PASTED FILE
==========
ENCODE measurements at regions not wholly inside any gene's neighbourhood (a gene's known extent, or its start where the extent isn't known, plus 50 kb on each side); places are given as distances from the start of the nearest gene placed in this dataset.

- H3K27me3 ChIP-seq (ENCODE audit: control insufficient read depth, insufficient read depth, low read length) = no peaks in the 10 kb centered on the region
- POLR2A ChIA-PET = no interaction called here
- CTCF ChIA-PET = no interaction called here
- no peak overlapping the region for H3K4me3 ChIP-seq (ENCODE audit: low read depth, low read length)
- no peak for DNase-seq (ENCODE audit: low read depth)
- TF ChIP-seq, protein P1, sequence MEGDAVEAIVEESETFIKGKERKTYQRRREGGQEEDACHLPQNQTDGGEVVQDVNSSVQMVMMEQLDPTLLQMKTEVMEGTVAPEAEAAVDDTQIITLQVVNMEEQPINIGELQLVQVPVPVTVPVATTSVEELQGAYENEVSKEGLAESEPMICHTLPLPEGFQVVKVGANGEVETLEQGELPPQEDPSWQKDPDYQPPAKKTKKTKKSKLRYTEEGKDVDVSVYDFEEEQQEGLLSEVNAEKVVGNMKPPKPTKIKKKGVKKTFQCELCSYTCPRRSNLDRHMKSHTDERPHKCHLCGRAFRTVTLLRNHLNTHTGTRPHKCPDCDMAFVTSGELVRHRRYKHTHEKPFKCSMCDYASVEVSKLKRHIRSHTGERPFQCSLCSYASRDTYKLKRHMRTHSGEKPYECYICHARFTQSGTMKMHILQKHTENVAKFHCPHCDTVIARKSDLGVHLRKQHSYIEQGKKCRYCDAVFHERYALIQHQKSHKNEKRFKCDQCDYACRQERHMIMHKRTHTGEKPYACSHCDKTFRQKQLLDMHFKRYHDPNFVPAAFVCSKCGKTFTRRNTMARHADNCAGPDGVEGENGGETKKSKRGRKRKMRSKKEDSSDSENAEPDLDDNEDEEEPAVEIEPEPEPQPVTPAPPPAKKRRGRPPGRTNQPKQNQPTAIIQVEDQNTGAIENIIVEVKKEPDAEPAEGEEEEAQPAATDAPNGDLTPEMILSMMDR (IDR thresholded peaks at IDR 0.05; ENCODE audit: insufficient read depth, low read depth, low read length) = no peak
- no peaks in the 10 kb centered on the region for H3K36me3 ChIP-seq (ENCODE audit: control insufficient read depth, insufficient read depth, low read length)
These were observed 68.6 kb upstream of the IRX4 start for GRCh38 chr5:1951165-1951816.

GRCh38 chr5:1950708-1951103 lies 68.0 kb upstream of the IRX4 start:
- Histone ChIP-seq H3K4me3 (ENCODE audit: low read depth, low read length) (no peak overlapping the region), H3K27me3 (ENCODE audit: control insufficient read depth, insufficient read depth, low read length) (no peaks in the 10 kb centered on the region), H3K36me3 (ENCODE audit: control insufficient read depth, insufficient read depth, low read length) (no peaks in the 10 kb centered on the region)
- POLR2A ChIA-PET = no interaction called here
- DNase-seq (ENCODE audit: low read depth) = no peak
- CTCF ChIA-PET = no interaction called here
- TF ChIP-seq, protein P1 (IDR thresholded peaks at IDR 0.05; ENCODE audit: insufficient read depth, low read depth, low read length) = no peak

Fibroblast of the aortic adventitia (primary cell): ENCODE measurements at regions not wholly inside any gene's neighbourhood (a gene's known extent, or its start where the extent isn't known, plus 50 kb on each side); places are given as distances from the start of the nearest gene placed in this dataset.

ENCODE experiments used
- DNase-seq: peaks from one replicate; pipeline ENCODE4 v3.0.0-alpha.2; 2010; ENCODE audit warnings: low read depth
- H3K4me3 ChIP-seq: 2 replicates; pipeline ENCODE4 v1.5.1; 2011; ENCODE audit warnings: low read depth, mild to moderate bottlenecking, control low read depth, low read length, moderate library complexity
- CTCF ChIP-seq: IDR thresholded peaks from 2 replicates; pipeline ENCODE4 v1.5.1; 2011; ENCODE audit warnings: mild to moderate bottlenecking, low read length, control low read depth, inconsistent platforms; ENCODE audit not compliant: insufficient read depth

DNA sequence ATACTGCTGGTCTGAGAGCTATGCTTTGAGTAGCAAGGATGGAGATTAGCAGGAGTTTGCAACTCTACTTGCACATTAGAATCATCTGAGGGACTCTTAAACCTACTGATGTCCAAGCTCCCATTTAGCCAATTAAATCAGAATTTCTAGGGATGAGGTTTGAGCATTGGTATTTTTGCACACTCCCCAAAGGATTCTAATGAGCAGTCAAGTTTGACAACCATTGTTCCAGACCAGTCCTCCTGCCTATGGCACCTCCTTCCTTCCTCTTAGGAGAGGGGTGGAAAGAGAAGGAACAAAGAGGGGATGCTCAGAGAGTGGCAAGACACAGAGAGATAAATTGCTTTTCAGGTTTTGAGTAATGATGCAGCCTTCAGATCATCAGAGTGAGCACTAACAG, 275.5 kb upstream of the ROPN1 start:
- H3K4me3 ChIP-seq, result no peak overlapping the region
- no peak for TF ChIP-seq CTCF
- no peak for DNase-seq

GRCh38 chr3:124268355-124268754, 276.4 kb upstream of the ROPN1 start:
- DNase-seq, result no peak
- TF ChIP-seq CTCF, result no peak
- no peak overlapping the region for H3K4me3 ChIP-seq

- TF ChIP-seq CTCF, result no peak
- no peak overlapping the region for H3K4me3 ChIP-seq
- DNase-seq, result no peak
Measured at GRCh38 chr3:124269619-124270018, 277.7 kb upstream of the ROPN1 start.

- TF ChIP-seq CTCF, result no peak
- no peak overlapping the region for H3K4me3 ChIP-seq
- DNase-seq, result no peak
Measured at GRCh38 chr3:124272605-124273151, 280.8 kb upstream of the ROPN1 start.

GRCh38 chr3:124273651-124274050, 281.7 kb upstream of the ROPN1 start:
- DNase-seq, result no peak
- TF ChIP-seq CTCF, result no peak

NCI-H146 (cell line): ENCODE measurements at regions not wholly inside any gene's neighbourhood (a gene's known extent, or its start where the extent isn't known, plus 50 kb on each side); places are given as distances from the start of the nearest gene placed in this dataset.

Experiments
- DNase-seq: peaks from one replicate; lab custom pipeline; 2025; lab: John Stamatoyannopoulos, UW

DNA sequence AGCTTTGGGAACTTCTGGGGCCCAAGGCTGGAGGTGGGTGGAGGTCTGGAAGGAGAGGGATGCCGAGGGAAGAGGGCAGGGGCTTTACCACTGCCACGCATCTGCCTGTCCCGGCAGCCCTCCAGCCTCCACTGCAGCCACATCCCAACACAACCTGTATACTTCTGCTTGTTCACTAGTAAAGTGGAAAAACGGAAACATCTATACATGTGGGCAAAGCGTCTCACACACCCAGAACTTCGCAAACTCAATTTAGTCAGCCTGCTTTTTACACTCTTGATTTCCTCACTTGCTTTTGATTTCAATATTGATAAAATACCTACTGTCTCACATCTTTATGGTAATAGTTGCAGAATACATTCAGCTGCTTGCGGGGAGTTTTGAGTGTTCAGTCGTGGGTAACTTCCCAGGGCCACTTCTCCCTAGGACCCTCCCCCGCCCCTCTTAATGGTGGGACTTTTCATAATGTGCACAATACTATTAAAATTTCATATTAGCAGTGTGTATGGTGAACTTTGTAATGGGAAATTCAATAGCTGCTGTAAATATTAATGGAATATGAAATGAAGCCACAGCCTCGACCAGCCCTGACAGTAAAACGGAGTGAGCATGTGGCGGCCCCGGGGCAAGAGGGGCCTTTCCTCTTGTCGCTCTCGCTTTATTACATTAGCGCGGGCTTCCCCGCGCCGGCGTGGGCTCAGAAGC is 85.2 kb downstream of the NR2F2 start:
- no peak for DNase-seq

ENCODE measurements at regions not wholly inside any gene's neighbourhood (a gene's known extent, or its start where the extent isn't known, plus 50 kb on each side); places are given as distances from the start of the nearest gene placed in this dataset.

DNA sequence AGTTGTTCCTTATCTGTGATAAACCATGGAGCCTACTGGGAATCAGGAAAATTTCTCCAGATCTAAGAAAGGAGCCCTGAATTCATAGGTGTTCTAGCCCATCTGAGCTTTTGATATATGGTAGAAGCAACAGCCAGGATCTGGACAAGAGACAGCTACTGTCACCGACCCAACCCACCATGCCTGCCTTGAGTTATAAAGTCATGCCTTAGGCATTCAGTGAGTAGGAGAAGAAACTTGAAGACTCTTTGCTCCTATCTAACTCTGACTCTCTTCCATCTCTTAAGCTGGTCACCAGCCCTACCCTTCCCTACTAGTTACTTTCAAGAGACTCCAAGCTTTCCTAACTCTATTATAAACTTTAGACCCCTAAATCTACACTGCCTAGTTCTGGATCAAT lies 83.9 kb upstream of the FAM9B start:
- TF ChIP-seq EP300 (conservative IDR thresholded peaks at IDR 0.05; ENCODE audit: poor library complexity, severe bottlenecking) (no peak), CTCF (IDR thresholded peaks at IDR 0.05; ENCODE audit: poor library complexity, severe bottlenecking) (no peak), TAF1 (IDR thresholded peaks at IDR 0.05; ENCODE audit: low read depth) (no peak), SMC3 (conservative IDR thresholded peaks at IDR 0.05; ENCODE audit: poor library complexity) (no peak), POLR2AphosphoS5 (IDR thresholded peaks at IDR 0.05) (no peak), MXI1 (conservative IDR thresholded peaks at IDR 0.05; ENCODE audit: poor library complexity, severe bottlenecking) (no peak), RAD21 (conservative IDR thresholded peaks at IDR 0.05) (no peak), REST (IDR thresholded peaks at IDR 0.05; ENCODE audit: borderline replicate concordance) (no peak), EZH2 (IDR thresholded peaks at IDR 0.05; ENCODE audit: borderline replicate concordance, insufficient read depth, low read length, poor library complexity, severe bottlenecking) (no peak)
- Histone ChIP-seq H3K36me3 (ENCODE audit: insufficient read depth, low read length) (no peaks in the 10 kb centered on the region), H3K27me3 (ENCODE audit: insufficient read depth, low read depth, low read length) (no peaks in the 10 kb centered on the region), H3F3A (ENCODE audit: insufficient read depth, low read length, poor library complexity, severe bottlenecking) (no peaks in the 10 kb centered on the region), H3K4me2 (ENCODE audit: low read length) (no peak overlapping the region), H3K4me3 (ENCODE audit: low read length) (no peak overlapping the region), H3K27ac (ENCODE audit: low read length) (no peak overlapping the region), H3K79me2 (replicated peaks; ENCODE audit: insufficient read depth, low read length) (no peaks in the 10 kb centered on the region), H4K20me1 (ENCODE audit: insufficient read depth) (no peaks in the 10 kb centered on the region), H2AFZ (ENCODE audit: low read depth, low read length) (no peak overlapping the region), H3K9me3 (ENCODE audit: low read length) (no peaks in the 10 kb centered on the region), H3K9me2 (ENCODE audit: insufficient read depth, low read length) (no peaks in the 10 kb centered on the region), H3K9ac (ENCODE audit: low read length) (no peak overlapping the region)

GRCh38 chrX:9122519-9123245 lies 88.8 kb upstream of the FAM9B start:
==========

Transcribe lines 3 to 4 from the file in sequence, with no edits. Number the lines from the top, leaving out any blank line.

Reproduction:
- POLR2A ChIA-PET = no interaction called here
- CTCF ChIA-PET = no interaction called here